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The Close, Llanfairfechan

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Map ReferenceSH67SE
Grid ReferenceSH6844174731
Unitary (Local) AuthorityConwy
Old CountyCaernarfonshire
The Close is an estate of houses designed by the outstanding Arts and Crafts architect Herbert Luck North (1871-1941), who lived and worked in Llanfairfechan from c.1901. It was built on land owned by the North family and was developed gradually over North's working life. The sloping site above Llanfairfechan faces north-west towards Anglesey, and is laid out informally, served by a narrow lane meandering up the hill before returning in a loop to the village.

The earliest houses are at the bottom of the site, parallel with the village high street; these four (Nos. 5-7 and No.1) were built before the First World War. After the war the estate expanded up the hill, with a group of three small double-gabled houses built in 1922 (Nos. 2-4) and, opposite, a group of seven slightly larger gabled houses with verandas, built in 1925 (Nos. 8-13 and 16). The top of the site was developed from 1926 to 1940, and just one house (No. 20) was designed after North's death by P. M. Padmore, his partner (and son-in-law) since 1926. Further expansion was intended by North in the fields above his home and office in Penmaen Park, but the war postponed this; and planning permission was refused when Padmore later attempted to implement North's plan.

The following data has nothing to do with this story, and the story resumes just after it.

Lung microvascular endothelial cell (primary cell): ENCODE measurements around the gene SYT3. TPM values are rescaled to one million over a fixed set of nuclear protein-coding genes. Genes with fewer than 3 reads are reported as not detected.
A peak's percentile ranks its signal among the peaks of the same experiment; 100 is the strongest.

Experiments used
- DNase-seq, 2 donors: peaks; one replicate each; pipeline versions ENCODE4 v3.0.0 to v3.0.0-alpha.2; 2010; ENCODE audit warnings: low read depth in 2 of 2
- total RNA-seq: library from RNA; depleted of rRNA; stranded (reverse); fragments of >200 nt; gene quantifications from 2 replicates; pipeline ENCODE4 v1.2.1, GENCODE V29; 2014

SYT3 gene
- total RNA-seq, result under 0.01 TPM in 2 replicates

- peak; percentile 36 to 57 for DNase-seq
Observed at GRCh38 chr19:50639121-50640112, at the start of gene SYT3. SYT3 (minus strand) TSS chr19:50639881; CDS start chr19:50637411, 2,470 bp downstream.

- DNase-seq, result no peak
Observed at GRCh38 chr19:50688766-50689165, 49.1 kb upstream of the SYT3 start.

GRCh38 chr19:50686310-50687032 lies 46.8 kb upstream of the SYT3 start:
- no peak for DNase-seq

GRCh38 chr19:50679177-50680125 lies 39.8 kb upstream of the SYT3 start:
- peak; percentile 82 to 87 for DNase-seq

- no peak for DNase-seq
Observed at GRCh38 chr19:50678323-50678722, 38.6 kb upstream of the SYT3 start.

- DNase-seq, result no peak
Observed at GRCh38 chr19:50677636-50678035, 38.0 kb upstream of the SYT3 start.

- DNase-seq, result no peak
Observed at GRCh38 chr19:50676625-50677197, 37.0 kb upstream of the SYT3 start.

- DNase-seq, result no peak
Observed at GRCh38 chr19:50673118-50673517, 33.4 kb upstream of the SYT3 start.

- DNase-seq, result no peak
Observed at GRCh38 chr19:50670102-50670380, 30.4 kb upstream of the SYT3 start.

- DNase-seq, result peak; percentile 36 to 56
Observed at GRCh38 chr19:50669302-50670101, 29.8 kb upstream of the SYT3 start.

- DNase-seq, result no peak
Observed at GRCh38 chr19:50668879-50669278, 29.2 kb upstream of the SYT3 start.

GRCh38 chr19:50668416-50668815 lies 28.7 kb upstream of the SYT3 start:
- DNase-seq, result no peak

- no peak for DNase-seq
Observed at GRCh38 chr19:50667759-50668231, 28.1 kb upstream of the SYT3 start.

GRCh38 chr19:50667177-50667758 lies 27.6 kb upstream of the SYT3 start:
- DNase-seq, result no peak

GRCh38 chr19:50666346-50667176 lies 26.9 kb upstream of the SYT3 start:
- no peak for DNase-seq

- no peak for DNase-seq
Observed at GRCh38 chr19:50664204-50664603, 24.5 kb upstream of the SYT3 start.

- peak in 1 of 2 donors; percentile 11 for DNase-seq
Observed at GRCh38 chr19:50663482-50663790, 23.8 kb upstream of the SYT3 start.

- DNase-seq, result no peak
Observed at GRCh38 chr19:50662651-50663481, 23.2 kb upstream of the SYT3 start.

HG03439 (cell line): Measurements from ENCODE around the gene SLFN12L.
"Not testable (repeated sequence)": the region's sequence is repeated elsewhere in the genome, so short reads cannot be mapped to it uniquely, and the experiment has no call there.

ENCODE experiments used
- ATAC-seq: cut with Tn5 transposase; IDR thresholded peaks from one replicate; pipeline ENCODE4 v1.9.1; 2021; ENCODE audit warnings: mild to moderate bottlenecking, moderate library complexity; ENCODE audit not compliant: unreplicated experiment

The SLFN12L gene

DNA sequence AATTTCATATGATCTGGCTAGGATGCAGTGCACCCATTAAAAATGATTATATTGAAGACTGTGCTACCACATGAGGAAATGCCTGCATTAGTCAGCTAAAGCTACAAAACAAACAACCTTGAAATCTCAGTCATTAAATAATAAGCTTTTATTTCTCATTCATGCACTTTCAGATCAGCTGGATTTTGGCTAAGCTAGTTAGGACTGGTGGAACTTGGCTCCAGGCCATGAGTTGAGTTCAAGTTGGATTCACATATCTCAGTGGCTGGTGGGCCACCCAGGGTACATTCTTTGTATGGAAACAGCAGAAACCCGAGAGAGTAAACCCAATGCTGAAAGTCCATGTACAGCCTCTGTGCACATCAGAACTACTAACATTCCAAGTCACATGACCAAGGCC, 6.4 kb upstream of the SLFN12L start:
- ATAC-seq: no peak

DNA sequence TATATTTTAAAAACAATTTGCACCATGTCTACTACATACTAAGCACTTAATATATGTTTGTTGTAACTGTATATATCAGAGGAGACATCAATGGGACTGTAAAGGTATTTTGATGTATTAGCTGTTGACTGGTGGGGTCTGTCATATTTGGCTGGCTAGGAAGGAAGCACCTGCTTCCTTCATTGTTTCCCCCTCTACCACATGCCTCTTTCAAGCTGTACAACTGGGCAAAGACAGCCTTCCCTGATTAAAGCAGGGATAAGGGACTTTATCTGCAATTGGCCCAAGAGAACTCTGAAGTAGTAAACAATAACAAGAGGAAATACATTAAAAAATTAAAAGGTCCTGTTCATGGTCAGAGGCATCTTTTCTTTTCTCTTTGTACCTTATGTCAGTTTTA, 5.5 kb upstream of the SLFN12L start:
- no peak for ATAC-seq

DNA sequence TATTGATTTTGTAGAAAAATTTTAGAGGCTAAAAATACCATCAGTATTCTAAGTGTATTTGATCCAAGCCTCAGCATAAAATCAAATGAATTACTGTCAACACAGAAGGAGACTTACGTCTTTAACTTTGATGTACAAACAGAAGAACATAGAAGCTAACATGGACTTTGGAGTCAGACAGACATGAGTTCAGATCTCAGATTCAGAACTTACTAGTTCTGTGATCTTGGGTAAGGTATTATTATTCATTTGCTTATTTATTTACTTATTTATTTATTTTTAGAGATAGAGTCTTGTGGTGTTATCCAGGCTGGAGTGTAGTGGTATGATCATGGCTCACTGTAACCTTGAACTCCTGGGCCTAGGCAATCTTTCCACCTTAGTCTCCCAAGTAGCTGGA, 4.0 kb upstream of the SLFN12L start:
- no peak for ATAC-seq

The houses were built mostly for specific clients; a few were speculative. North's own advertisement extolled the virtues of Snowdonia, the village's micro-climate, the `most lovely unspoilt views of Mountain and Sea? and its easy access from Liverpool, Manchester and the Midlands. The houses are `of picturesque design and sound construction? - roofs of graded Welsh slates, white roughcast walls, cottage-casement windows, steep gables, and all built sensibly and economically. Some have small detached garages, others stone outbuildings. Garden boundaries are traditional slate fences and beech hedges. Traditional features also appear inside the houses, such as exposed ceiling beams and fireplace inglenooks.

1 Northfield (1912)
2 Brooklands (1922) (NPRN 409681)
3 Coedfa (1922) (NPRN 409682)
4 The Haven (1922) (NPRN 409683)
5 Bolnhurst (1899) (NPRN 406858)
6 Ty?n Coed (Woodcot) (1903) (NPRN 409684)
7 Whylome (1907) (NPRN 409677)
8 Rose Lea (1925) (NPRN 409752)
9 Ty Hwnt yr Afon (1925) (NPRN 409755)
10 Hillcroft (Llys Hywel) (1925) (NPRN 409756)
11 Maes Aled (Cloud End) (1925) (NPRN 409749)
12 Parciau (Westernie) (1925) (NPRN 409750)
13 Araulfan (1925) (NPRN 409751)
14 Trewen (1931)
15 Efrydfa (1928)
16 Carreg Fran (Crowstones) (1925) (NPRN 409748)
17 Bryn Ffawydd (1928) (NPRN 409747)
18 Ael-y-gwynt (1936) (NPRN 406860)
19 Acorn Cottage (1940) (NPRN 96649)
20 Carreg Lwyd (post-1941, by Padmore) (NPRN 407664)
21 Hillcrest (1935)
22 Grey Gables (1928)
23 Dwyfor (1937)
24 Greenhills (1926)
25 Neuadd Wen (1926)

Names in brackets are the original house names.

Adam Voelcker, 29 October 2009.